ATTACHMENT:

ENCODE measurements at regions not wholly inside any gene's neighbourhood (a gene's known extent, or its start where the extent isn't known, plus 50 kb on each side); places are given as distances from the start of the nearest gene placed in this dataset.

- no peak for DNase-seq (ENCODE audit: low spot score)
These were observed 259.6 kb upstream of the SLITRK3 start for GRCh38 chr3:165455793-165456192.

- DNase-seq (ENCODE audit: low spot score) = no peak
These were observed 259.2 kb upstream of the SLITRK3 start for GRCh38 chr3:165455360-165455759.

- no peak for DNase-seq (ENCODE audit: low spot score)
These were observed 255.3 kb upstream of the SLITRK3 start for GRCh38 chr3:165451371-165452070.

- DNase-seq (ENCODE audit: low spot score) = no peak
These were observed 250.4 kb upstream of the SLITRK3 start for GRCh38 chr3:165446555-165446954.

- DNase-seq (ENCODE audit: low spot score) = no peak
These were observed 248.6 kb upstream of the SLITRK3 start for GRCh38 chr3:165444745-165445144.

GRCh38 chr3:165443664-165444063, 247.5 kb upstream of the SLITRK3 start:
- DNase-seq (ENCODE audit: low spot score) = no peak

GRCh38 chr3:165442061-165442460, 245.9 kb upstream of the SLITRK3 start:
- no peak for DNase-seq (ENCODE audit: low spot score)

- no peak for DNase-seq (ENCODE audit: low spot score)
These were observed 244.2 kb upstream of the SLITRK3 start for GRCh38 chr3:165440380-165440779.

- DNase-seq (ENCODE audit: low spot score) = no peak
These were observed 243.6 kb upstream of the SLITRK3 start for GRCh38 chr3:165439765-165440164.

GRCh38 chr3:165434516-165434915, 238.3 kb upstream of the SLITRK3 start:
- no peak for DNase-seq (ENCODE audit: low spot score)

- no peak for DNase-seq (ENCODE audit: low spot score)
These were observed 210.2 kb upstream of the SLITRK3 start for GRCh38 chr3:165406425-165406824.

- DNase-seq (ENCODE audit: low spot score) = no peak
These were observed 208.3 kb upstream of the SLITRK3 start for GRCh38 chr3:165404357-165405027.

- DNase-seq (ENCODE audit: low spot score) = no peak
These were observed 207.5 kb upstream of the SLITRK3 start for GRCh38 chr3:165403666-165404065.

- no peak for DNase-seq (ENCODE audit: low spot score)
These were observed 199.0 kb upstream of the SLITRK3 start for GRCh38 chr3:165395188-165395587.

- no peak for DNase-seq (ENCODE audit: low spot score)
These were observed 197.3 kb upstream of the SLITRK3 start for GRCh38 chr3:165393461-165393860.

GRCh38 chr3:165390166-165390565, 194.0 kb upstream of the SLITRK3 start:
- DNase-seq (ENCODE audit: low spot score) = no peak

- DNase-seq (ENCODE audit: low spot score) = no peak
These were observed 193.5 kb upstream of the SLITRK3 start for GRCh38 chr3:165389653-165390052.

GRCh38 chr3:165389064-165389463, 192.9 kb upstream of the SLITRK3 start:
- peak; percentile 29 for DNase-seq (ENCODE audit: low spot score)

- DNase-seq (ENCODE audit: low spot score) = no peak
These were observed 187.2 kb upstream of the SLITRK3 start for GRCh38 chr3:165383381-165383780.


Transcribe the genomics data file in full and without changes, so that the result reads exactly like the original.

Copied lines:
ENCODE measurements at regions not wholly inside any gene's neighbourhood (a gene's known extent, or its start where the extent isn't known, plus 50 kb on each side); places are given as distances from the start of the nearest gene placed in this dataset.

- no peak for DNase-seq (ENCODE audit: low spot score)
These were observed 259.6 kb upstream of the SLITRK3 start for GRCh38 chr3:165455793-165456192.

- DNase-seq (ENCODE audit: low spot score) = no peak
These were observed 259.2 kb upstream of the SLITRK3 start for GRCh38 chr3:165455360-165455759.

- no peak for DNase-seq (ENCODE audit: low spot score)
These were observed 255.3 kb upstream of the SLITRK3 start for GRCh38 chr3:165451371-165452070.

- DNase-seq (ENCODE audit: low spot score) = no peak
These were observed 250.4 kb upstream of the SLITRK3 start for GRCh38 chr3:165446555-165446954.

- DNase-seq (ENCODE audit: low spot score) = no peak
These were observed 248.6 kb upstream of the SLITRK3 start for GRCh38 chr3:165444745-165445144.

GRCh38 chr3:165443664-165444063, 247.5 kb upstream of the SLITRK3 start:
- DNase-seq (ENCODE audit: low spot score) = no peak

GRCh38 chr3:165442061-165442460, 245.9 kb upstream of the SLITRK3 start:
- no peak for DNase-seq (ENCODE audit: low spot score)

- no peak for DNase-seq (ENCODE audit: low spot score)
These were observed 244.2 kb upstream of the SLITRK3 start for GRCh38 chr3:165440380-165440779.

- DNase-seq (ENCODE audit: low spot score) = no peak
These were observed 243.6 kb upstream of the SLITRK3 start for GRCh38 chr3:165439765-165440164.

GRCh38 chr3:165434516-165434915, 238.3 kb upstream of the SLITRK3 start:
- no peak for DNase-seq (ENCODE audit: low spot score)

- no peak for DNase-seq (ENCODE audit: low spot score)
These were observed 210.2 kb upstream of the SLITRK3 start for GRCh38 chr3:165406425-165406824.

- DNase-seq (ENCODE audit: low spot score) = no peak
These were observed 208.3 kb upstream of the SLITRK3 start for GRCh38 chr3:165404357-165405027.

- DNase-seq (ENCODE audit: low spot score) = no peak
These were observed 207.5 kb upstream of the SLITRK3 start for GRCh38 chr3:165403666-165404065.

- no peak for DNase-seq (ENCODE audit: low spot score)
These were observed 199.0 kb upstream of the SLITRK3 start for GRCh38 chr3:165395188-165395587.

- no peak for DNase-seq (ENCODE audit: low spot score)
These were observed 197.3 kb upstream of the SLITRK3 start for GRCh38 chr3:165393461-165393860.

GRCh38 chr3:165390166-165390565, 194.0 kb upstream of the SLITRK3 start:
- DNase-seq (ENCODE audit: low spot score) = no peak

- DNase-seq (ENCODE audit: low spot score) = no peak
These were observed 193.5 kb upstream of the SLITRK3 start for GRCh38 chr3:165389653-165390052.

GRCh38 chr3:165389064-165389463, 192.9 kb upstream of the SLITRK3 start:
- peak; percentile 29 for DNase-seq (ENCODE audit: low spot score)

- DNase-seq (ENCODE audit: low spot score) = no peak
These were observed 187.2 kb upstream of the SLITRK3 start for GRCh38 chr3:165383381-165383780.